Expectations of step parent -what's realistic? Am I expecting too much?

(153 Posts)
StoneBear Sun 25-Aug-13 08:48:57

Hi

I have 3dcs (aged 3,5,7) from prev relationship, and now live with DP, who has 2 DCs (aged10,13). He came to live with us in our small 4 bed house. We have fallen out because he says I over indulge, and baby my dcs. He complains they are spoilt brats. After some reflection, I accept he is right, in a way. So I'm in the process of setting up better boundaries, and trying to get my DCs to be more independent. I am trying hard.

I think I parent this way partly due to guilt of leaving my ex abusive husband, having not had a supportive partner from when ds1 arrived, and trying to make up for a difficult home environment. I left and set up a great family home, have a well paid job, work long hours, and have indulged the kids. Initially they used to all creep through and sleep with me, and not fall asleep unless I was with them at bedtime, so after a hard slog, we now have a good bedtime regime, and no night time bed hopping. This has been a massive improvement.

My exH is a bit of a Disney dad now, made worse by he fact his parents and him all stay together whilst the DCs re there, so they are very indulged. The DCs are away every second weekend and half school hols. When they come back there is usually a settling in period, when they are weepy or sullen, which I feel awful about. However, it is getting better.

Anyway, my new partner moved in 7 months ago, and I'm confused about what his role should be. After reading heaps of threads I feel I have had unrealistic expectations, and I see that I have been too soft with kids.

I get up with them every morning for breakfast, which can be early, whilst DP stays in bed, having set an alarm for nearer 8 on a weekday, always lies in at the weekend. I feel resentful of this. I do all the getting up to see to the kids at night, but they're little and understandably want their mum. He doesn't tolerate toys in the living room, as the kids have their own rooms and a playroom. If he's at home he watches his choice of TV programmes, whilst I usually put on a kids channel, if the tv is on at all.

I feel that the DCs initially resented his presence at home, but now accept it, and are affectionate towards him now, as he is with them.

He has no fixed contact arrangements, with his own DCs, we have been away on hols together, arranged and paid by me, and they have stayed when my dcs are at their dads.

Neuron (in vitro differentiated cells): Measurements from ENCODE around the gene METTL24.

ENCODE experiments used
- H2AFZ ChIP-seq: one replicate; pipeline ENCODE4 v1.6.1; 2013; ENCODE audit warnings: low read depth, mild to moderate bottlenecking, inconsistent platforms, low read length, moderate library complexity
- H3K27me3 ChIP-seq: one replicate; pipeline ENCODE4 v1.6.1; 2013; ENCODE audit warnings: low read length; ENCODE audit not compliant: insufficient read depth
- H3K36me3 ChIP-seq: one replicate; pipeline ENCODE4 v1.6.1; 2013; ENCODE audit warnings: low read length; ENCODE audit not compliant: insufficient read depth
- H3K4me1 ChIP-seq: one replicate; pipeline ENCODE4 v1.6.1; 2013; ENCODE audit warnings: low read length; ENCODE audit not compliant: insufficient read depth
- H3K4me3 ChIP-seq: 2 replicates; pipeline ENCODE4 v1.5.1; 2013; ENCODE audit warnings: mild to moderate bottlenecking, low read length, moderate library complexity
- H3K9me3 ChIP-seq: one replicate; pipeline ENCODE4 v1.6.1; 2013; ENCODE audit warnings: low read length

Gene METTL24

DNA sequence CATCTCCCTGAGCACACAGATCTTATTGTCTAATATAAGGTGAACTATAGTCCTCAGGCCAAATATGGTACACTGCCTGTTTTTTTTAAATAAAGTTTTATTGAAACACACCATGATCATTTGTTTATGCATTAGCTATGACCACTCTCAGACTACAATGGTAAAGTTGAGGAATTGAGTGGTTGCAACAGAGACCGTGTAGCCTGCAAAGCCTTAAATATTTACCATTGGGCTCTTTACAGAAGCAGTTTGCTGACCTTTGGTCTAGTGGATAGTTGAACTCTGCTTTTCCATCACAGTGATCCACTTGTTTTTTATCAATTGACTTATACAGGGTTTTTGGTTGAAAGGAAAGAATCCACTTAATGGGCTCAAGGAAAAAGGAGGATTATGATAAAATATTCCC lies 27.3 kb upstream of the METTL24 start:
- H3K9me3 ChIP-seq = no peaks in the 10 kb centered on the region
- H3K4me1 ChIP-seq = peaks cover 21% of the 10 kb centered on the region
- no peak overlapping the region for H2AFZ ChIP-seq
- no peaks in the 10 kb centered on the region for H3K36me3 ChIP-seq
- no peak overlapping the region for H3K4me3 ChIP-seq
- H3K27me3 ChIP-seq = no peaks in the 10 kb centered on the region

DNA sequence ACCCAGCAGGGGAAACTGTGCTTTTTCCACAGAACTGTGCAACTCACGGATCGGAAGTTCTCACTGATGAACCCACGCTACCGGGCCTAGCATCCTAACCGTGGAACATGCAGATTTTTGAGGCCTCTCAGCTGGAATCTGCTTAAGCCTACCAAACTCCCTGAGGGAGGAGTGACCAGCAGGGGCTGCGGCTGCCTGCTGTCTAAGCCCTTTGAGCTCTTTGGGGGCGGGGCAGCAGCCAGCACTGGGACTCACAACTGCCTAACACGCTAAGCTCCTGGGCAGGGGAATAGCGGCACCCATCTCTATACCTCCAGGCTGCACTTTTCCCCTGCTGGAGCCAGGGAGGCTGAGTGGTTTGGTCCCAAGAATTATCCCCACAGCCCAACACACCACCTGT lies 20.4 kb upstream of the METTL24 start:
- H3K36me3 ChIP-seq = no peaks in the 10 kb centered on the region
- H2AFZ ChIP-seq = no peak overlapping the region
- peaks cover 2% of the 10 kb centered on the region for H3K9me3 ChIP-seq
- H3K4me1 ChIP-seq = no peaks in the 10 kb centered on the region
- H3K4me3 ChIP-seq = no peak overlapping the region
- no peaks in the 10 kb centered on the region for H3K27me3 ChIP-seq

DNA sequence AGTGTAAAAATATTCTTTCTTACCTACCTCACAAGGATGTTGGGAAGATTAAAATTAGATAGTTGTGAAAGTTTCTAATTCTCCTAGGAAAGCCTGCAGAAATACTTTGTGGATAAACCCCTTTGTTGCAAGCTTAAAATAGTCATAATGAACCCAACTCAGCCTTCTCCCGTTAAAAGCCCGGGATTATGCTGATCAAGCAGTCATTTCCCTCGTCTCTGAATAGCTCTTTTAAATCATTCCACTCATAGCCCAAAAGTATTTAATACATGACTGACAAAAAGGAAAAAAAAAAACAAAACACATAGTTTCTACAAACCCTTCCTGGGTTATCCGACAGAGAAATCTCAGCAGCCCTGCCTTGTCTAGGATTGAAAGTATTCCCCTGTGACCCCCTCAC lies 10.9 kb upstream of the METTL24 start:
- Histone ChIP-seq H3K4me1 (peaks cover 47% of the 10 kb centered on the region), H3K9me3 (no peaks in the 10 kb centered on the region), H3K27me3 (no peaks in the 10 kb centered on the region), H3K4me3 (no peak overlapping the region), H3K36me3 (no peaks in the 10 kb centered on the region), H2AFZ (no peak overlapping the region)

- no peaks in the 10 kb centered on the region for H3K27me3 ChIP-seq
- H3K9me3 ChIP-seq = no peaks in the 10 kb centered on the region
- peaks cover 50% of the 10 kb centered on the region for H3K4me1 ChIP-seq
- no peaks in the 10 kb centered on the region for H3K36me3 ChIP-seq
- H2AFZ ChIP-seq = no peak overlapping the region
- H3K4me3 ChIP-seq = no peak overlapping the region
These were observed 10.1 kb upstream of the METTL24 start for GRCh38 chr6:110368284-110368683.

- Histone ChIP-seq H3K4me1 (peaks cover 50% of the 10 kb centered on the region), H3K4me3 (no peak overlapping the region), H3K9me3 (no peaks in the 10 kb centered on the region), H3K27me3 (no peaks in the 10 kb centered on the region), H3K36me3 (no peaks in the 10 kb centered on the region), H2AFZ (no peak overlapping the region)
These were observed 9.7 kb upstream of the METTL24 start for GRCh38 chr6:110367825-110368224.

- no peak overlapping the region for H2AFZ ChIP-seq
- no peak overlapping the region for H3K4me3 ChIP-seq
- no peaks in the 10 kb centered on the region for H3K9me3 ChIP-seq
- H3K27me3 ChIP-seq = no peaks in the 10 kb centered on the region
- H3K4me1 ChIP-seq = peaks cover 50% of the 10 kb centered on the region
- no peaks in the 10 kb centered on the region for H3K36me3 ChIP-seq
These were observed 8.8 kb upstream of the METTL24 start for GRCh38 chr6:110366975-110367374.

I feel we need to bond more as a family, and have suggested a get together every second weekend. We went on holiday altogether in the Summer, and they seemed to enjoy each others company. Due to space it's difficult to have them all stay over at one time.

My DP and I get on fabulously when the DCs aren't around, tensions build when they are.

So my questions are, what role should my DP take with my DCs? Our relationship is on shaky ground, because of the way I am with the DCs, however I feel he is overly strict at times. What's the best way to try to resolve this? Should I be expecting him to be more of a dad? He's happy to discipline,but there's no other parenting going on, which I find difficult. He says he will try to be less strict, and interact better with the DCs, but its such hard work. I'm piggy in the middle, can you have it all?

Thanks for reading my rant!

Kaluki Mon 26-Aug-13 23:44:08

This thread is very interesting because I can see both sides.
My DP was terribly soft on his dc and a complete Disney dad when we met and when we moved in together I insisted that he discipline them and set rules and boundaries and I am sure at some point I called them spoilt brats (they were).
I don't get up for his dc while he lays in bed unless there is a good reason and I tell them to tidy up/clear away their toys and after 8pm I take control of the tv remote and send all the kids off to do something else. So in that respect I am like your DP and think your expectations are slightly unrealistic.
But the difference is that DP and I are a team, we respect each other and treat all the dc the same and neither one of us is the 'boss' or the alpha parent. We have both compromised a lot and made changes.
The thing that worries me about your posts is that he seems to be using you. He is living in your house, hardly contributing financially, enjoying holidays at your expense and about to move to a bigger house funded by you - he's what is known in here as a cocklodger!!!